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October/November 2021

Contents

Cover story

Features

Regulars

8 What COP26 needs to achieve

Markers for the climate change conference, Anna Aberg,

Antony Froggatt Rebecca Peters

Manifesto for a just way forwards Farhana Yamin

Untying the climate funding knot Iseoluwa Akintunde

Climate crisis is a feminist issue Mary Robinson

20 Military Link beween global warming and global warring does not feature on the climate agenda Oliver Belcher 22 Interview The science fiction writer Kim Stanley Robinson on how a Ministry for the Future might work 24 Pollution writ The legal campaigner on how she is using the courts to fight for our children's futureJulia Olson 25 Storms lie ahead Clash of the climate champions will not be for the faint-hearted Bernice Lee 26 US wakes up to climate change Not all Republicans are in denial Daniel Strieff 28 Amazon voters Protection of the rainforest isn't registering with locals Ana Toni & Ana Yang 30 From rivals to allies How China and the West can cooperate on climate change Jiangwen Guo, Fei Teng & Qingchen Chao 31 Bangladesh's plight Global help is needed to counter threat from rising tides Sharif Jamil 32 Paving the way How young Chinese environmentalists are meeting the challenges Emily Venturi & Lucy Ridout 34 Visual arts Climate tapestries by Tali Weinberg 38 Scottish energy The need for a just transition Ewan Gibbs 40 Solar panel's dark side The perils of e-waste Jack Barrie & Melissa MacEwen 41 Wellbeing economy Putting health before wealth Amanda Janoo, Jack Barrie, Ruth Townend & Lisa Hough-Stewart

4 Contributors 5 The world in brief including Jargonbuster and shorts 42 Postcard Flooding in the Himalayas Pasang Yangjee Sherpa @ Laxmi Gurung 45 Date with history Execution of the Niger Delta environmental campaigners Noo Saro-Wiwa 46 Review Q&A with Katharine Hayhoe on tackling climate change Rewiring attitudes towards risk Ludivine Rebet 50 Culture notes Catherine Fieschi Cover by Annu Kipeläinen

From the Editor While the pandemic may have delayed COP by twelve months, the planet has not stood still. The extreme weather events of the past year show that climate change has far outpaced our collective action to date. When global leaders meet in Glasgow, they will be challenged 'to prove our maturity and our mastery – not of nature, but of ourselves,' as Rachel Carson, the mother of the modern environmental movement, said nearly years ago.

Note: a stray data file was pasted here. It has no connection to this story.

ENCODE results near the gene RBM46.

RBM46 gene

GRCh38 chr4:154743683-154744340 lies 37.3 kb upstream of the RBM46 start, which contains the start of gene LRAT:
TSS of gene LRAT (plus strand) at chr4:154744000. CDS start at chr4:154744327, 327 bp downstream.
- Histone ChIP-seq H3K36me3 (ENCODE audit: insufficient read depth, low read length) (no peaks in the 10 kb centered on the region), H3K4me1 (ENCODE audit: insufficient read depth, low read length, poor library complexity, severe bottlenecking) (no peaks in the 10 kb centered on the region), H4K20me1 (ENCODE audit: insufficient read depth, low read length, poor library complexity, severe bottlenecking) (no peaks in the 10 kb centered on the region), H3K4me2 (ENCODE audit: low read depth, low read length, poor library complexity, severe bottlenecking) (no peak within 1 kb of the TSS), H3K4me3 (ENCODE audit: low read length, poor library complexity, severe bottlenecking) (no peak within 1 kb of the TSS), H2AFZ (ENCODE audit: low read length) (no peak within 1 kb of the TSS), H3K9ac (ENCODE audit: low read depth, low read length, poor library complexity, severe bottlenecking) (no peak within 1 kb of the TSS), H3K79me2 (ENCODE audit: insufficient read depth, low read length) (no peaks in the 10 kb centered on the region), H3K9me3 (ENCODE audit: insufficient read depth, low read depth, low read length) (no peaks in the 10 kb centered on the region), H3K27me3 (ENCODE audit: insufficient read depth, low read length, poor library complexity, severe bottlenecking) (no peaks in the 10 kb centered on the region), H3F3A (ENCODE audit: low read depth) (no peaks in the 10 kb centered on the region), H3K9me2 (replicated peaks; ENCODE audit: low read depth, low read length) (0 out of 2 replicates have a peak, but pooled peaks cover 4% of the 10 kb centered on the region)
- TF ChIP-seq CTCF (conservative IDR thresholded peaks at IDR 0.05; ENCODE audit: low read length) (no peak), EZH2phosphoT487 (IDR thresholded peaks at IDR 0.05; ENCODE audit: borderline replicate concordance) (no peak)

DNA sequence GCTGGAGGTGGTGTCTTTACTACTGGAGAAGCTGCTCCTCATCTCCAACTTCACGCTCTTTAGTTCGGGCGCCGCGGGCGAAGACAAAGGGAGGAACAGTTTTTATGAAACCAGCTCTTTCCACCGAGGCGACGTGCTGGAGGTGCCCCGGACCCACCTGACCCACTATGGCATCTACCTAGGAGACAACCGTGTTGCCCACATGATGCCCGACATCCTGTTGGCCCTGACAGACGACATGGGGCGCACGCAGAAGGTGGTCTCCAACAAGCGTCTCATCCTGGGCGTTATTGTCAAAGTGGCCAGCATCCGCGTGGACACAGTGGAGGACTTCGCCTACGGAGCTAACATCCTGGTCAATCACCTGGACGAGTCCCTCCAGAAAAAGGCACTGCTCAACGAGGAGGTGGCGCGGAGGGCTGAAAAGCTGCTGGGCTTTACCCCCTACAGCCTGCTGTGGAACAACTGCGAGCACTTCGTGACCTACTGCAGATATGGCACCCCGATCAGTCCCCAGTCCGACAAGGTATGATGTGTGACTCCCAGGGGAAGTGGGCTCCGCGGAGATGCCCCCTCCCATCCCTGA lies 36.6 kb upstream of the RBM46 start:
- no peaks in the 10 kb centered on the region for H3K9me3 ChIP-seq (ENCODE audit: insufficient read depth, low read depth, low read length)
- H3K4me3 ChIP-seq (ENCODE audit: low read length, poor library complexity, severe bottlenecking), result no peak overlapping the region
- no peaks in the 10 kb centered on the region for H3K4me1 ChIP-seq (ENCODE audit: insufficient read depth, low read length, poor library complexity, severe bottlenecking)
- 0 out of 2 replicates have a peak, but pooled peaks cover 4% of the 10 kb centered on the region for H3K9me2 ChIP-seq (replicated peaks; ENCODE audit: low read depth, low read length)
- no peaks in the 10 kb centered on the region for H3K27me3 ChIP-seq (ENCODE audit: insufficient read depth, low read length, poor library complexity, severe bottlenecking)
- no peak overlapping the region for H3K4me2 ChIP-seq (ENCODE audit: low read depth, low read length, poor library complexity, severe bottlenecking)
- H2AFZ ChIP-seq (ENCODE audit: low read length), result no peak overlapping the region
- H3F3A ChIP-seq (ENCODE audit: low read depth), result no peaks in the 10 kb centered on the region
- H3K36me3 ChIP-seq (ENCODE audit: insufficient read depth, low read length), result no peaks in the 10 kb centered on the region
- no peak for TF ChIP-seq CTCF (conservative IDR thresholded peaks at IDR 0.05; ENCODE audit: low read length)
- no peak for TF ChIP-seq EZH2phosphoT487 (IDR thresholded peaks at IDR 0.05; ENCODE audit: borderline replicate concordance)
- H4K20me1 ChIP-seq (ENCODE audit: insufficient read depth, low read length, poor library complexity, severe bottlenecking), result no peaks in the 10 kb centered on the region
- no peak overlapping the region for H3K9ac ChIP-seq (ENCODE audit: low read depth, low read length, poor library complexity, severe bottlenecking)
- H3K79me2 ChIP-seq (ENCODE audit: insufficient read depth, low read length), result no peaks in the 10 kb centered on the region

Farhana Yamin, the environmental lawyer and climate negotiator, delivers a manifesto for climate justice that, once enacted, will put fairness at the heart of all climate negotiations.

Chatham House’s Anna Aberg, Antony Froggatt and Rebecca Peters lay out three areas where progress must be achieved for Glasgow to be considered a success, while Mary Robinson reminds us that women play a crucial role in all this, and any policy must support their needs.

Can some of the most pivotal countries shape their domestic politics to meet what many see as their global responsibilities? Ana Yang and Ana Toni urge Brazil’s environmental movement to listen to the concerns of Amazonians if it is to have a chance at protecting the rainforest. In the United States, President Biden needs to get his own house in order if his green ambitions are to be credible, writes Daniel Strieff.

Noo Saro-Wiwa traces the recent court victories for the people of the Niger Delta to her father’s execution. In Nepal, climate change related floods have been washing away a way of life, write Pasang Yangjee Sherpa and Laxmi Gurung.

Finally, Kim Stanley Robinson, the science fiction novelist, shares a literary vision of how the Paris Agreement could protect the planet for future generations. Roxanne Escobales rescobales@chathamhouse.org Twi t t e r : @roxy_es c o

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